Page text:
Exhibition launch “Canada: Who Do We Think We Are?”
Dr. Guy Berthiaume, Librarian and Archivist of Canada
Exhibition launch “Canada: Who Do We Think We Are?”
June 5, 2017
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Good evening, and welcome.
I’d like to begin by acknowledging that we are gathered on traditional Algonquin land.
Thank you Richard, for agreeing to be our MC.
A special welcome to Sean Casey, the Parliamentary Secretary to the Minister of Canadian Heritage, and to Andrew Campbell, the Senior Executive Director of the Federal Secretariat for Canada 150, and to all our distinguished guests.
The 150th anniversary of Confederation is a unique occasion for Canadians to get to know themselves.
We are at a significant point in our history.
The concept of two founding peoples that defined our history for years has been steadily evolving.
And now, the First Nations, the Métis Nation and the Inuit are finally acknowledged as essential to the Canadian identity.
Moreover, the arrival of thousands of new Canadians from all walks and conditions of life makes this an excellent time to review and redefine that identity—to stamp it clearly with the hallmarks of inclusion and diversity.
The 150th anniversary also provides us with an excellent opportunity to take stock of the role of memory institutions like libraries, archives and museums—the custodians of our distant past and our recent history.
The stories that illustrate where we come from and where we are going are found on our shelves, on our walls, on our screens, and in our display cases.
And as our birthday approaches, I can’t think of a better time to share our stories and demonstrate our value than right now.
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Welcome to Canada: Who Do We Think We Are?
Tonight’s exhibition, developed by Library and Archives Canada in recognition of the 150th anniversary of Confederation, is full of surprising truths.
The idea is to make Canadians stop and ask themselves—what does it really mean to be a Canadian?
To get Canadians thinking about their identity, LAC has launched its largest exhibition in recent memory, and brought together some of its most fascinating and rarely-seen items.
The timing couldn’t be better.
395 Wellington Street, a building that so many people regard with great affection, is also celebrating a birthday.
It was on June 20, 1967, just in time for Canada’s centennial, that the National Library and Archives building was officially opened.
I invite you to listen to the opening ceremonies, which you can find on our website—the sense of pride is both palpable and powerful.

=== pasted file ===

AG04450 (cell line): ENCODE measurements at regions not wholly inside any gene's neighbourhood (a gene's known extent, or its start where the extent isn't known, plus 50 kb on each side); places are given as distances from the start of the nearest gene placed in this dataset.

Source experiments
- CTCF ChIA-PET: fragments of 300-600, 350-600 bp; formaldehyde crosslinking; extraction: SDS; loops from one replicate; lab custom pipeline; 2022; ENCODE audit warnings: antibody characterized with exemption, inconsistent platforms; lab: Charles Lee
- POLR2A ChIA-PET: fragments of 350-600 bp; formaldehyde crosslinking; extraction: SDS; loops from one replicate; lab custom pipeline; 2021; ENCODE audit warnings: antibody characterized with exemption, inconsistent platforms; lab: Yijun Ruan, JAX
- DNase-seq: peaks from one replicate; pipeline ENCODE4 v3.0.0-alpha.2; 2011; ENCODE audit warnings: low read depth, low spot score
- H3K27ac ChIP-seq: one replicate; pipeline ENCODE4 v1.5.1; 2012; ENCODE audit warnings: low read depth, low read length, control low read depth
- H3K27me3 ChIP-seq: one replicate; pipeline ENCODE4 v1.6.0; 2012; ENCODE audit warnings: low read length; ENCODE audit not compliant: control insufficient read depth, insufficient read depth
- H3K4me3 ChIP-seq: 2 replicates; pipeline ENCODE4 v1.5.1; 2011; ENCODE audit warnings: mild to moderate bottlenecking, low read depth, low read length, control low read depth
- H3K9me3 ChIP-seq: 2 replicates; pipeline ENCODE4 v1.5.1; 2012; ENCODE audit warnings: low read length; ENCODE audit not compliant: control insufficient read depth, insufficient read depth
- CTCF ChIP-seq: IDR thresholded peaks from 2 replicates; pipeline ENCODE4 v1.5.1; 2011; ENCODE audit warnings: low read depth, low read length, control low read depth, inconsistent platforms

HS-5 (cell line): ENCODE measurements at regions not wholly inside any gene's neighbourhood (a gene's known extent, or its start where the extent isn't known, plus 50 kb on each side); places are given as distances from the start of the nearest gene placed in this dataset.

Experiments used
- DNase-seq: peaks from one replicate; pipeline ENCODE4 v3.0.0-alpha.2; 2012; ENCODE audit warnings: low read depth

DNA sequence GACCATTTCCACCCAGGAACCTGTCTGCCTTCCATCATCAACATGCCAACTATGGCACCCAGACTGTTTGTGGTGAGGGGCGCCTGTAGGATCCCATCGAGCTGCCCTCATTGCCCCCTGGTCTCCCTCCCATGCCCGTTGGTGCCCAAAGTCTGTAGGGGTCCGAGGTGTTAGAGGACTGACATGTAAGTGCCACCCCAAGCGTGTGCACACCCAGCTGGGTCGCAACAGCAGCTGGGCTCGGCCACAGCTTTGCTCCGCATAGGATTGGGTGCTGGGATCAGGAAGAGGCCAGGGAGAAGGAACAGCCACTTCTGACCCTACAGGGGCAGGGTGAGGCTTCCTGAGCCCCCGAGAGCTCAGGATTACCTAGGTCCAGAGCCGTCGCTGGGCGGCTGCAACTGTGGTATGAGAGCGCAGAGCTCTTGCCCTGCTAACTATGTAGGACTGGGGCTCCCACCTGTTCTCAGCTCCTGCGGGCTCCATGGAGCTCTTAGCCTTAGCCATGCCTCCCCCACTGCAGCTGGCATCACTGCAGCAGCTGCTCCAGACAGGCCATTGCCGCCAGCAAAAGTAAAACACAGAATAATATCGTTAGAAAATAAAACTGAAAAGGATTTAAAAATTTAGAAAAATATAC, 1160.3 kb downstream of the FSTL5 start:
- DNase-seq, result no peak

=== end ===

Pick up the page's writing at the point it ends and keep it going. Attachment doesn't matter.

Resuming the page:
And I invite you to visit our pop-up exhibition about the building’s birthday in the Pellan Room on the second floor.
It’s well worth a look.
And now back to the business at hand.
I want to offer a special thanks to our curator, Madeleine Trudeau, and all the staff who contributed their time, their expertise and their ideas to this exceptional exhibition.
There were a number of challenges to overcome during the installation, and both Myriam Godin and Serge Tessier deserve special recognition for their work in making it happen.
It has truly been a labour of love. The work of restoring Canada’s first formal Coat of Arms, carved in wood around 1923, took over 400 hours alone.
For the many hours of conservation work devoted to making all these items look their best, I would also like to acknowledge our conservation team, Susannah Kendall, Doris St-Jacques, Manise Marston, Tania Passafiume, Mary Piper Hough, and Véronique Gendron.
And in collection management, Kristen Stanley and Jean-Michel Smith.
Thanks also to contracting, security, and communications.
I am absolutely delighted that we can put these original items on display here at 395 Wellington Street—because there is nothing like the power of an original.
Once you’ve had a chance to play a round of the Oh! Canada board game or watch a clip from the television series R.C.M.P, follow the snowshoe tracks to a “treasure room” of rare originals, on display in Room C.
- LAC’s leather-bound copy of Samuel de Champlain’s Les Voyages du sieur, with its appended map
- Catharine Parr Traill’s only surviving journal
- and the paint brushes Paul Kane is said to have used during his western travels
· —to name a few!
The exhibition does not confine itself to Canada’s first formal 150 years, but also looks back to earlier periods when figures like Champlain were considering the potential of the country.
Some images may provoke a smile, such as a 1944 image of the “typical” Canadian family.
In a darker vein, are representations of past attitudes toward immigration, for example, and the country’s First Nations peoples.
But what all of these artifacts confirm is the unique and enduring role of LAC as the official “memory” or “mirror” of our country.
Our collection paints a picture of Canada’s past, which is as complete as possible.
To make the point, the exhibition brings together records from the broad spectrum of our collecting areas: heraldry, music recordings, stamps, oil paintings, and census documents.
Books and published materials side by side with unpublished manuscripts.
And, of course, records of private citizens as well as those of the Government of Canada.
And all of it helps to remind viewers of LAC’s important role in preserving Canada’s national story.
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